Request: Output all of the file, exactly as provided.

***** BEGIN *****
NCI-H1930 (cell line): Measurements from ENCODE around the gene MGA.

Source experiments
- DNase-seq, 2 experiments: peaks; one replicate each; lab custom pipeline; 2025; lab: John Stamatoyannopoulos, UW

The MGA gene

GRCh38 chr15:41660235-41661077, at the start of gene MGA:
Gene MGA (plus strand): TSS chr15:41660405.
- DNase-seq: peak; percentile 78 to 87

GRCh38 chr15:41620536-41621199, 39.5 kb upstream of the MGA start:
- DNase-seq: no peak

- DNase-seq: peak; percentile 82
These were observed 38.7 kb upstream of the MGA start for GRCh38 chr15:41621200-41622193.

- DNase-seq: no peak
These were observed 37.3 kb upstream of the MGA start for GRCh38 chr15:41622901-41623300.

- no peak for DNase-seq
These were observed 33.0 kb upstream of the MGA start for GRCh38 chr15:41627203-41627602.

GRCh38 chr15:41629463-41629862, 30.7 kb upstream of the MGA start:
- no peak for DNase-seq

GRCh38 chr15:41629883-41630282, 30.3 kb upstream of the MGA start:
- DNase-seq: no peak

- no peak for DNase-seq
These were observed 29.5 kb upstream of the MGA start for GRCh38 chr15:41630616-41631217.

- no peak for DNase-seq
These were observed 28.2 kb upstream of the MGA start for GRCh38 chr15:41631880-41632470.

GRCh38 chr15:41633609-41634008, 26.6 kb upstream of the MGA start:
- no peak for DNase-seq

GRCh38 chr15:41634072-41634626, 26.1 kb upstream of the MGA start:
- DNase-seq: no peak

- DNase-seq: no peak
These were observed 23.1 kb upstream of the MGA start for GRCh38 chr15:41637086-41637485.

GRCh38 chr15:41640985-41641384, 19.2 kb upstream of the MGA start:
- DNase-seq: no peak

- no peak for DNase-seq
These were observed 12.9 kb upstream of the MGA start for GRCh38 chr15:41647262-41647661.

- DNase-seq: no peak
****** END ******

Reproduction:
NCI-H1930 (cell line): Measurements from ENCODE around the gene MGA.

Source experiments
- DNase-seq, 2 experiments: peaks; one replicate each; lab custom pipeline; 2025; lab: John Stamatoyannopoulos, UW

The MGA gene

GRCh38 chr15:41660235-41661077, at the start of gene MGA:
Gene MGA (plus strand): TSS chr15:41660405.
- DNase-seq: peak; percentile 78 to 87

GRCh38 chr15:41620536-41621199, 39.5 kb upstream of the MGA start:
- DNase-seq: no peak

- DNase-seq: peak; percentile 82
These were observed 38.7 kb upstream of the MGA start for GRCh38 chr15:41621200-41622193.

- DNase-seq: no peak
These were observed 37.3 kb upstream of the MGA start for GRCh38 chr15:41622901-41623300.

- no peak for DNase-seq
These were observed 33.0 kb upstream of the MGA start for GRCh38 chr15:41627203-41627602.

GRCh38 chr15:41629463-41629862, 30.7 kb upstream of the MGA start:
- no peak for DNase-seq

GRCh38 chr15:41629883-41630282, 30.3 kb upstream of the MGA start:
- DNase-seq: no peak

- no peak for DNase-seq
These were observed 29.5 kb upstream of the MGA start for GRCh38 chr15:41630616-41631217.

- no peak for DNase-seq
These were observed 28.2 kb upstream of the MGA start for GRCh38 chr15:41631880-41632470.

GRCh38 chr15:41633609-41634008, 26.6 kb upstream of the MGA start:
- no peak for DNase-seq

GRCh38 chr15:41634072-41634626, 26.1 kb upstream of the MGA start:
- DNase-seq: no peak

- DNase-seq: no peak
These were observed 23.1 kb upstream of the MGA start for GRCh38 chr15:41637086-41637485.

GRCh38 chr15:41640985-41641384, 19.2 kb upstream of the MGA start:
- DNase-seq: no peak

- no peak for DNase-seq
These were observed 12.9 kb upstream of the MGA start for GRCh38 chr15:41647262-41647661.

- DNase-seq: no peak